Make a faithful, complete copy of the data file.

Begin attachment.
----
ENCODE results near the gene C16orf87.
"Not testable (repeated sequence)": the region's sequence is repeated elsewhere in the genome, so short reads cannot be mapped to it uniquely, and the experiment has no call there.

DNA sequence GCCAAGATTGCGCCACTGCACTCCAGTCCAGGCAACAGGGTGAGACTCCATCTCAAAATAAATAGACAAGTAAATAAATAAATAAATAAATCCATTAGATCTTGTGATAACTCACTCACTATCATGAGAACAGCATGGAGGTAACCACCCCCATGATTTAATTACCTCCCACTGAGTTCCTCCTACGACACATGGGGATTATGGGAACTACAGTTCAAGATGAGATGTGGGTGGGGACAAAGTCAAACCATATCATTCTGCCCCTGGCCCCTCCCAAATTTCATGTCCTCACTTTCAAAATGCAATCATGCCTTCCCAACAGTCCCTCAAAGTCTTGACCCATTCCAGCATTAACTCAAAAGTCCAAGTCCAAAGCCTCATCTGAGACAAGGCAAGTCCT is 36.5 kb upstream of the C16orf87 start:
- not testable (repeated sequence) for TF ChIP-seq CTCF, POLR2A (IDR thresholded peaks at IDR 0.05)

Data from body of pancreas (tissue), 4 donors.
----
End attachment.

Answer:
ENCODE results near the gene C16orf87.
"Not testable (repeated sequence)": the region's sequence is repeated elsewhere in the genome, so short reads cannot be mapped to it uniquely, and the experiment has no call there.

DNA sequence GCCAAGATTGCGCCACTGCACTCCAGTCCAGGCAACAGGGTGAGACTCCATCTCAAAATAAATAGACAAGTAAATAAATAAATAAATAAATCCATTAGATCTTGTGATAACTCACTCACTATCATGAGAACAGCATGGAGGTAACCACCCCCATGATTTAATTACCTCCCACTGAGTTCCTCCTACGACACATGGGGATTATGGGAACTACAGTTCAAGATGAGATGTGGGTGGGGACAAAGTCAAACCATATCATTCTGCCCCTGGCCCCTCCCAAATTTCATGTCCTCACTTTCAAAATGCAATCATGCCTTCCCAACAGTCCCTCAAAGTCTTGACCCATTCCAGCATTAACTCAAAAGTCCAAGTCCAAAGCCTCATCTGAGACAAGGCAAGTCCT is 36.5 kb upstream of the C16orf87 start:
- not testable (repeated sequence) for TF ChIP-seq CTCF, POLR2A (IDR thresholded peaks at IDR 0.05)

Data from body of pancreas (tissue), 4 donors.